Tobacco workers face layoffs as companies look to machinery

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Thousands more jobs may be lost in the Indonesian tobacco industry, with companies preferring cheaper machine methods to hiring laborers, an expert has said.  

Widyastuti Soerojo of the Public Health Scholars Association (IAKMI) said around 15,000 tobacco workers had lost their jobs last year as cigarette companies increasingly preferred to use machines rather than manual labor to produce cigarettes. In many cases, however, cigarette companies claimed that they had to fire workers as an impact of the implementation of tobacco control rules.

“The companies have used tobacco control as an excuse to fire their workers. At the same, according to our record, the production of cigarettes in Indonesia has continued to increase every year. If cigarette production is high, why do they need to fire thousands of workers?” asked Widyastuti.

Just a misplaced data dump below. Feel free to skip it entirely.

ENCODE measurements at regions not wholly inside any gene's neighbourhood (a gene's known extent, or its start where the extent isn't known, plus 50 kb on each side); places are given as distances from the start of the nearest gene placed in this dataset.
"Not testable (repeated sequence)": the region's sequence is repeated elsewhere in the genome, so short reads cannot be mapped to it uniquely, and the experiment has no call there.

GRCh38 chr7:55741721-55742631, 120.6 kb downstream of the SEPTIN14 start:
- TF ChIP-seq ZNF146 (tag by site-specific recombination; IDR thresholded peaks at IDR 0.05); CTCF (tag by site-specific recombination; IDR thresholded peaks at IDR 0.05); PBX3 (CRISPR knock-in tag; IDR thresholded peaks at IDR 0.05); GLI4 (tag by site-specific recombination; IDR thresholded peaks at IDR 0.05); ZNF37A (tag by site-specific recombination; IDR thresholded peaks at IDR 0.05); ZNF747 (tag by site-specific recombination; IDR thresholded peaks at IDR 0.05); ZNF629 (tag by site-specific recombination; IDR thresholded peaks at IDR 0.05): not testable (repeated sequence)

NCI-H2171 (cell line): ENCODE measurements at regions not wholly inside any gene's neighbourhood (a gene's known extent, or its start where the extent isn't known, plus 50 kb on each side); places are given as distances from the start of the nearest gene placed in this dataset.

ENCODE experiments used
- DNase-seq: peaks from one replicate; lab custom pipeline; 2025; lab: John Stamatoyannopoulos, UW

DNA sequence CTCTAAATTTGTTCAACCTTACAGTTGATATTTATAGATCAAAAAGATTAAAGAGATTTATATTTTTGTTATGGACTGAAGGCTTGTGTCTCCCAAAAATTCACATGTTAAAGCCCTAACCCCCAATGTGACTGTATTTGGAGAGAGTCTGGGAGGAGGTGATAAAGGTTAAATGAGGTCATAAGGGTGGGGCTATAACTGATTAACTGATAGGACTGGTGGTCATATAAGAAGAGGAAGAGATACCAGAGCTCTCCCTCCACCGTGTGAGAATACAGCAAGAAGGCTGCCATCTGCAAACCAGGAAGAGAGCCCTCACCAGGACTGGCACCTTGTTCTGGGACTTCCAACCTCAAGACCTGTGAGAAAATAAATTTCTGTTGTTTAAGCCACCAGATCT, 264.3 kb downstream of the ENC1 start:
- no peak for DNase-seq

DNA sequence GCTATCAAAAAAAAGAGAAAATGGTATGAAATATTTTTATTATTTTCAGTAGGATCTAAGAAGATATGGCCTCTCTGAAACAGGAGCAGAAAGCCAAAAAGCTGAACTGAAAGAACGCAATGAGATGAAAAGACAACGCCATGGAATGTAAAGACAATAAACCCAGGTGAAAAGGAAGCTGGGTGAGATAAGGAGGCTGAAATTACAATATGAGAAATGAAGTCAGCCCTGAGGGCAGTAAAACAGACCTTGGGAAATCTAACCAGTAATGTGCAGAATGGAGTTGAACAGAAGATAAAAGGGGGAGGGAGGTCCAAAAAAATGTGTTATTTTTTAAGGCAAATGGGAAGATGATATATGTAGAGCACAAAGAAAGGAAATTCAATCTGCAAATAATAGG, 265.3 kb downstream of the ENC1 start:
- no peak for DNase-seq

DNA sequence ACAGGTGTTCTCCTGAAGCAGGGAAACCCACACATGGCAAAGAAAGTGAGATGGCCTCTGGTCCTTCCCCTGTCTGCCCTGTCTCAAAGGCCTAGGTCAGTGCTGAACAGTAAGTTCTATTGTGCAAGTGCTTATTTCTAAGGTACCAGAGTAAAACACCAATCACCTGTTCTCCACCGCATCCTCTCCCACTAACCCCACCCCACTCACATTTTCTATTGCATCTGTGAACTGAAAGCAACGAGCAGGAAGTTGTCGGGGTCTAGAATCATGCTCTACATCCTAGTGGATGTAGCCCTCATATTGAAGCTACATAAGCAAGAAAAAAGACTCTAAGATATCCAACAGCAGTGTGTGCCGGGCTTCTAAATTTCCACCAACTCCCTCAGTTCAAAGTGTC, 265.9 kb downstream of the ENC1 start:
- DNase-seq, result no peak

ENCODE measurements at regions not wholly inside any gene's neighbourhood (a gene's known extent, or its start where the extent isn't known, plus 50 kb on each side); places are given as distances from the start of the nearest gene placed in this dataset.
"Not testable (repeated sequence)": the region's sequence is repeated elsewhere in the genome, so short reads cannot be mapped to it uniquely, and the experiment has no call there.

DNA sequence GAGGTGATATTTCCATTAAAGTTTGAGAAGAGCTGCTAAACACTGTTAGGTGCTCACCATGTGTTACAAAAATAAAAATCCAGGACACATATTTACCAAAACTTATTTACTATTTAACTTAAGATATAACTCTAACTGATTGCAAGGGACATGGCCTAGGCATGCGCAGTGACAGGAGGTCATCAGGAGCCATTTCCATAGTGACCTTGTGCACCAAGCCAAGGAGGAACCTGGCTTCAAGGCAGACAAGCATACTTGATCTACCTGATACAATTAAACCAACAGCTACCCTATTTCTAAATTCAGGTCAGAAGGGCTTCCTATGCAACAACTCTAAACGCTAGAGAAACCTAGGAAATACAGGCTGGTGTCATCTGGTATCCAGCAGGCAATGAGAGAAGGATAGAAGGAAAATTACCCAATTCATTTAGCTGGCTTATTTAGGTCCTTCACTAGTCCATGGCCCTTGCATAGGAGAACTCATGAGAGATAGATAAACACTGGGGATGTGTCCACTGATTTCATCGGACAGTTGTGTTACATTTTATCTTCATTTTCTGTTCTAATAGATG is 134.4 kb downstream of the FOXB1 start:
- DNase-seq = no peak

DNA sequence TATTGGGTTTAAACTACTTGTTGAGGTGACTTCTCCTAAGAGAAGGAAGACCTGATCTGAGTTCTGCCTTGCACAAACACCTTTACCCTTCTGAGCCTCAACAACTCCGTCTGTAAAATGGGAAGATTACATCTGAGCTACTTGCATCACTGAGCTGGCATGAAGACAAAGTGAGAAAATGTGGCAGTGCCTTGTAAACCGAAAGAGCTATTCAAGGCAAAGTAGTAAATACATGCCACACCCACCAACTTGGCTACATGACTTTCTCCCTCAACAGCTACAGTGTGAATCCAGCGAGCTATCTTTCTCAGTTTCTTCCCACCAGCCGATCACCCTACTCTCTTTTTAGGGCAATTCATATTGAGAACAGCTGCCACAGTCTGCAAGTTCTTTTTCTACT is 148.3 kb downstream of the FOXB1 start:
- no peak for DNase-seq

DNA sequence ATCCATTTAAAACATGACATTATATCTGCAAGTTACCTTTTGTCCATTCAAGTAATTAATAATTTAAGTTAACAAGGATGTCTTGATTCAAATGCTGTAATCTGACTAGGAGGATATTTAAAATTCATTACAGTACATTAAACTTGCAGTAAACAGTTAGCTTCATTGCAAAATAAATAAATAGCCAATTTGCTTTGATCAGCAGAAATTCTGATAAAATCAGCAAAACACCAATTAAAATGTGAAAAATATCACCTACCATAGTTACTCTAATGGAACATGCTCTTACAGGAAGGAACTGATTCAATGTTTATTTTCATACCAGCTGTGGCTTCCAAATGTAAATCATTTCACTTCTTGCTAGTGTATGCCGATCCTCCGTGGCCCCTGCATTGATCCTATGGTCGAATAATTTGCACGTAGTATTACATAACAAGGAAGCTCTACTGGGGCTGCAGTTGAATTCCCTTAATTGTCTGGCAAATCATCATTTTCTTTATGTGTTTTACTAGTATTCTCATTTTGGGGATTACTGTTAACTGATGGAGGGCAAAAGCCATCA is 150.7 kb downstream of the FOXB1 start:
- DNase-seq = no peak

Indonesia is likely to see further significant increase in cigarette production; a roadmap of tobacco production issued by the Industry Ministry aims to see 524.2 billion cigarettes produced between now 2020, up from the previous roadmap, which had a total production target of 260 billion cigarettes from 2015 to 2020, she went on.

Widyastuti said Industry Minister Saleh Husin had stated that the government considered the cigarette industry a labor-intensive industry and wanted to ensure it could employ more people.

The problem was, she said, the country’s cigarette industry now preferred to use machines, rendering it unable to employ large numbers of people.

Tobacco Control Support Center chairman Kartono Muhamad criticized the Industry Ministry’s decision to issue the tobacco roadmap, which encourages cigarette companies to use machines rather than manual labor.

“Doesn’t [Saleh] realize that the companies can produce 5 billion cigarettes by manual operation? Instead, companies consider it more profitable and efficient to use machines than manual labor,” he said.

With a shifting workforce, Kartono said, Indonesia’s cigarette industry should no longer be considered a labor-intensive industry, negating the government’s labor-related reasoning for pushing cigarette production.

Tobacco activists on Thursday called on Saleh to withdraw the tobacco roadmap, saying that it was aimed only at boosting tobacco production, consequently increasing the negative effects of tobacco use on public health. 

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